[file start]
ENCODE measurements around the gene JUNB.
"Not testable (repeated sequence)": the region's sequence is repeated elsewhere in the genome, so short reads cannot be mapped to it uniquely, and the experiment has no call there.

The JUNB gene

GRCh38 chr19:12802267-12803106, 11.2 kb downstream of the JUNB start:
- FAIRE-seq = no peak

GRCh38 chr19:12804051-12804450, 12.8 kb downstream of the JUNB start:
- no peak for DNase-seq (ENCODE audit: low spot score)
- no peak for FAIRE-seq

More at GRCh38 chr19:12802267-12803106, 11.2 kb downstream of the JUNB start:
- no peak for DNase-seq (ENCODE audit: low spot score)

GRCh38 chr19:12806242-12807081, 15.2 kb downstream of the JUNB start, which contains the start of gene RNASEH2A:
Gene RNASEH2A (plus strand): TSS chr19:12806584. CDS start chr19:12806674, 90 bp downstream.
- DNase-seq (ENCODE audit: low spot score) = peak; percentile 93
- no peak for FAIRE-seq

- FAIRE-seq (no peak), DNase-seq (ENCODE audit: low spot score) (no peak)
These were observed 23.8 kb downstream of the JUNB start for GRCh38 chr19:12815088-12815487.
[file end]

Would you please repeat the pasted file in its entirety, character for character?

ENCODE measurements around the gene JUNB.
"Not testable (repeated sequence)": the region's sequence is repeated elsewhere in the genome, so short reads cannot be mapped to it uniquely, and the experiment has no call there.

The JUNB gene

GRCh38 chr19:12802267-12803106, 11.2 kb downstream of the JUNB start:
- FAIRE-seq = no peak

GRCh38 chr19:12804051-12804450, 12.8 kb downstream of the JUNB start:
- no peak for DNase-seq (ENCODE audit: low spot score)
- no peak for FAIRE-seq

More at GRCh38 chr19:12802267-12803106, 11.2 kb downstream of the JUNB start:
- no peak for DNase-seq (ENCODE audit: low spot score)

GRCh38 chr19:12806242-12807081, 15.2 kb downstream of the JUNB start, which contains the start of gene RNASEH2A:
Gene RNASEH2A (plus strand): TSS chr19:12806584. CDS start chr19:12806674, 90 bp downstream.
- DNase-seq (ENCODE audit: low spot score) = peak; percentile 93
- no peak for FAIRE-seq

- FAIRE-seq (no peak), DNase-seq (ENCODE audit: low spot score) (no peak)
These were observed 23.8 kb downstream of the JUNB start for GRCh38 chr19:12815088-12815487.